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TTD: Increasing Railroad Classification Thresholds is Unwarranted

Surface Transportation Board
395 E St SW
Washington, DC  20423

RE:     Montana Rail Link, Inc.-Petition for Rulemaking-Classification of Carriers
             Docket No. EP 763

On behalf of the Transportation Trades Department, AFL-CIO (TTD), I am pleased to provide comments on Montana Rail Link Inc.’s petition concerning changes to revenue thresholds for the classification of rail carriers. By way of background, TTD consists of 33 affiliate unions, including unions representing freight rail workers who may be impacted by the granting of this petition.[1]

In its petition, MRL requests that the Surface Transportation Board (STB) increase the revenue threshold for Class I carriers to $900 million in annual operating revenue from the current threshold of $489,935,956 or more. MRL states that it is a “regional railroad operationally and economically but may exceed the Class I revenue threshold within two years”.

TTD opposes MRL’s petition and requests that STB not increase the Class I threshold in order to permit MRL to remain a Class II railroad. If granted, the petition could have substantial negative impacts for employees due to differing application of labor protections. Further, while MRL has demonstrated that it is in some manners distinct from existing Class I railroads, it has not demonstrated that raising the threshold is “necessary or appropriate” or that MRL’s potential future classification as a Class I carrier would be overly burdensome.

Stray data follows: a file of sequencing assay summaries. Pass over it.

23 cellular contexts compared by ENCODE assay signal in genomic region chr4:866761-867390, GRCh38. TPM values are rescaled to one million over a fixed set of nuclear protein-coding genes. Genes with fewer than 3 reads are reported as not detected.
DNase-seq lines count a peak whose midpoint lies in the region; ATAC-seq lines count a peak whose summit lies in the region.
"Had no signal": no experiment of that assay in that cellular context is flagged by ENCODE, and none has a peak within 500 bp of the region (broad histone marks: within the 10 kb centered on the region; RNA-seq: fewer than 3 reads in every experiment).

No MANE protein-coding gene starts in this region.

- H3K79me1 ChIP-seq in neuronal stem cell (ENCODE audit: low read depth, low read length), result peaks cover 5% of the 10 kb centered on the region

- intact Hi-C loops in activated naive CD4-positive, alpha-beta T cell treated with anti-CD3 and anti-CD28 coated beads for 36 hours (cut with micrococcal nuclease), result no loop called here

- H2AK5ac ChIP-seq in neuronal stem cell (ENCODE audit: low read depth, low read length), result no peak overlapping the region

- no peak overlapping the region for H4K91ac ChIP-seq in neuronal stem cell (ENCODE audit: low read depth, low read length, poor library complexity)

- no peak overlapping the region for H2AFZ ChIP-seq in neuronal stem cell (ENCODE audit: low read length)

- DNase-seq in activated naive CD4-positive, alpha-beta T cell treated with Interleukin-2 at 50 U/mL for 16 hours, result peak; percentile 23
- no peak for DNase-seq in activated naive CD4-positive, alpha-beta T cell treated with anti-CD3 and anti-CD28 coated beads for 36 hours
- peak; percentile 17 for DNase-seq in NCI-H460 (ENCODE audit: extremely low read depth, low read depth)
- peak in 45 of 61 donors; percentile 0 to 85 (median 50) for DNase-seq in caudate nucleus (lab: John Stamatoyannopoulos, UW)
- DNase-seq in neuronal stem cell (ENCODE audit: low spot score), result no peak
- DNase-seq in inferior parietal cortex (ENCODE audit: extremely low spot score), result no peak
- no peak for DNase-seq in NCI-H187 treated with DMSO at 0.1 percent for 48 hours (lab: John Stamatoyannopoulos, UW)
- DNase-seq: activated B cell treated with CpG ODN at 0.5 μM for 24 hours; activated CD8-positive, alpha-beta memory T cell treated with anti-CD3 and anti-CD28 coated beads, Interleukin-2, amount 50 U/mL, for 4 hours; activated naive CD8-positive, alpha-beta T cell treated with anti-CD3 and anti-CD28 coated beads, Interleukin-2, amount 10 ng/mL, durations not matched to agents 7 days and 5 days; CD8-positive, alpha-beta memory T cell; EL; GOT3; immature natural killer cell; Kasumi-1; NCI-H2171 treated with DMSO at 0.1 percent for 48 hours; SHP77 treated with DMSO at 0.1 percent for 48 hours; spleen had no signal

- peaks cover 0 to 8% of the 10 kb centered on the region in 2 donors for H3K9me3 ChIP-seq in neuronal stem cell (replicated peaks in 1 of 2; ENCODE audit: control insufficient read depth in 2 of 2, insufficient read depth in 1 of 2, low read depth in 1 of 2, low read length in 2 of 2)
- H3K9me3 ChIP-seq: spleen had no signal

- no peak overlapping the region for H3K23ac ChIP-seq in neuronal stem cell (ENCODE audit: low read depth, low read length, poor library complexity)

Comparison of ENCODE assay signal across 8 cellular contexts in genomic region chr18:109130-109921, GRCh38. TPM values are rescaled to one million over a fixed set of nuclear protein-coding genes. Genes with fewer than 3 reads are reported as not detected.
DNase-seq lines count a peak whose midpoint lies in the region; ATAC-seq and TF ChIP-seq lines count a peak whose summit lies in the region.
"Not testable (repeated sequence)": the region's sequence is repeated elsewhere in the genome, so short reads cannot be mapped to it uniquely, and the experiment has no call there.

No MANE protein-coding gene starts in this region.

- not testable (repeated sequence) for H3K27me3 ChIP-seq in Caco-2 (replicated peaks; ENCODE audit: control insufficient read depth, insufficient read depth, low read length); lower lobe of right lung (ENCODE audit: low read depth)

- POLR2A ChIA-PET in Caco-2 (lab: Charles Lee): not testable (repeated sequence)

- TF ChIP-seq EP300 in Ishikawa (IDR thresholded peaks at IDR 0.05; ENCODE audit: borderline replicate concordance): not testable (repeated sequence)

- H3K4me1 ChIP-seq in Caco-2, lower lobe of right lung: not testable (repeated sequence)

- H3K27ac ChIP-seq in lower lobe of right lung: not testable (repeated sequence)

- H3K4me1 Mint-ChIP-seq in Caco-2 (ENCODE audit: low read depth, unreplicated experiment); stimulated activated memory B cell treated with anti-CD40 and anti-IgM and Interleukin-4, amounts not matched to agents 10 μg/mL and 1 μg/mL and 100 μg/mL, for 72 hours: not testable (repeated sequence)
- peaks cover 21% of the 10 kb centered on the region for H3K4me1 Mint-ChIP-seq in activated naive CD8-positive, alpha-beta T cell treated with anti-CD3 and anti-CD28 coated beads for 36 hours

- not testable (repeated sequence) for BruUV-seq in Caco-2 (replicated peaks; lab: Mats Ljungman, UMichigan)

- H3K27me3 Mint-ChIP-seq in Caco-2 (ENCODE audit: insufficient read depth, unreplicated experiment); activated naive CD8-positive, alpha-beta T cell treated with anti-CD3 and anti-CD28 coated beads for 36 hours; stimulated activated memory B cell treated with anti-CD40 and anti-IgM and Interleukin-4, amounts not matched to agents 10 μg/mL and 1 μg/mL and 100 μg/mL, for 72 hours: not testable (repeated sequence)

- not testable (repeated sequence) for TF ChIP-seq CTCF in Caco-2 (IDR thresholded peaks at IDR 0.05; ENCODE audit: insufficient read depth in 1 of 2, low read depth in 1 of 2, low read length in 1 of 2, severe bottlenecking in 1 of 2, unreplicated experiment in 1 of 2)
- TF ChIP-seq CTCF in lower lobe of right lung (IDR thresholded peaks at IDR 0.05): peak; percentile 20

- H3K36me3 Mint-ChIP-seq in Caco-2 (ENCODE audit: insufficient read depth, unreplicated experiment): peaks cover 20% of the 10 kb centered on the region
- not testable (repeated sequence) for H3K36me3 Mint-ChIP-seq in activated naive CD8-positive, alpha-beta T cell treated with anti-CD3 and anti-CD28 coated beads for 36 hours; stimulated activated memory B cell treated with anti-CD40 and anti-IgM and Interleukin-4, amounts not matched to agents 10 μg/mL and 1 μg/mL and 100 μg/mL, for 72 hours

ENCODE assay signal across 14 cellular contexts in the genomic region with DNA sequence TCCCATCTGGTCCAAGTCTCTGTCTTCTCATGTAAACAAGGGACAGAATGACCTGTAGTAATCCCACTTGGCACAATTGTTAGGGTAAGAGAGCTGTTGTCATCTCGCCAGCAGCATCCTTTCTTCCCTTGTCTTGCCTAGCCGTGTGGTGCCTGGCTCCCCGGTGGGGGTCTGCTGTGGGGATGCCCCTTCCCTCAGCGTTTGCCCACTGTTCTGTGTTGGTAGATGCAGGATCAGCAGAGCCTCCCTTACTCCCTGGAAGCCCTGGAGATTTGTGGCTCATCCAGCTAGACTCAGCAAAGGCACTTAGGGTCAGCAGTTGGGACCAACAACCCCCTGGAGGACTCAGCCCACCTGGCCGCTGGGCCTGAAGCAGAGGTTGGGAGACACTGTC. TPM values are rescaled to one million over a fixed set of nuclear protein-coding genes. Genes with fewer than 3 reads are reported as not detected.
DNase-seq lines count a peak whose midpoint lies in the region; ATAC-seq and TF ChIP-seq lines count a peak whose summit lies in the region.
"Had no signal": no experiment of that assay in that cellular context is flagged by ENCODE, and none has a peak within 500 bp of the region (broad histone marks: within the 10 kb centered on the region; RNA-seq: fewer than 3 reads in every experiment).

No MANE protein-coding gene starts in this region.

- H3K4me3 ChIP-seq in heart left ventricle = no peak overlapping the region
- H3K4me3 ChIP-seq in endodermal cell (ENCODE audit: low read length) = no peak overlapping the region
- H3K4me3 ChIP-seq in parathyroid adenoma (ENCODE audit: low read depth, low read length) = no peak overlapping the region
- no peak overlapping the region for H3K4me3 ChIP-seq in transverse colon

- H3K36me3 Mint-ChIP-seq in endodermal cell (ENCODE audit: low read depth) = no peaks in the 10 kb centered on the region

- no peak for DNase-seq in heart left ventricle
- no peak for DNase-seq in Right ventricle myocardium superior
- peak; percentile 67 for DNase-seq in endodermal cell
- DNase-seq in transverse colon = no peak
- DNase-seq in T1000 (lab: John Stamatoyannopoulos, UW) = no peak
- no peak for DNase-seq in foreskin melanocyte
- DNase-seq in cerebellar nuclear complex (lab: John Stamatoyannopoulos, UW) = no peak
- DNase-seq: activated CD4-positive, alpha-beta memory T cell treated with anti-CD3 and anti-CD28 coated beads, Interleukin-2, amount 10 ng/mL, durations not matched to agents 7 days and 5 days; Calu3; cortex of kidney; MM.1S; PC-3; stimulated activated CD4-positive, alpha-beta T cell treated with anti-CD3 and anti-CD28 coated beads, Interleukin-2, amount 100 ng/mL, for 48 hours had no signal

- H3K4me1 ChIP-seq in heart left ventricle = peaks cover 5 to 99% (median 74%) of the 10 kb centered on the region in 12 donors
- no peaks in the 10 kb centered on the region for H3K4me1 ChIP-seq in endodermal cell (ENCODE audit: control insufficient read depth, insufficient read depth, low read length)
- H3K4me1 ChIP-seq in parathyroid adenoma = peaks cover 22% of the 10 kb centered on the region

In considering MRL’s petition, STB must consider the implications it may have on employees in the context of future transactions, including mergers, consolidations, line sales, and line acquisition. The Board has a statutory obligation to “require [a] rail carrier to provide a fair arrangement at least as protective of the interests of employees who are affected by the transaction” (49 U.S.C. § 11326(a)). However, the application of these protective arrangements differs depending on the class of the railroad. For example, New York Dock conditions are imposed on consolidation and merger transactions that involve at least one Class I carrier or two Class II carriers. Conversely, they do not apply in the event of such a transaction between a Class II and Class III carrier. Therefore, increasing the Class I threshold could prevent MRL employees from benefiting from labor protective conditions that would have applied if it became a Class I that engaged in a transaction with a Class III railroad. Given that MRL’s petition largely relies on its claims of unique status as a large regional railroad, if STB grants its petition we urge the Board to also adopt unique conditions for the carrier. If the Board finds it necessary to relieve MRL of financial reporting requirements it should continue to maintain the application of protective arrangements that would otherwise apply if MRL were to become a Class I railroad under current thresholds.

We also reject the conclusion that the intent of the 1992 decision was to preempt large regional carriers from ever being deemed Class I carriers. Additionally, MRL’s invocation of the 1979 exemption of terminal and switching railroads does not have applicability to the operations that MRL seeks to address in this petition. We do not believe that changes to the industry since 1992 necessitate an increase to the existing threshold, or that the current state of the industry should preclude the classification of MRL as a Class I railroad.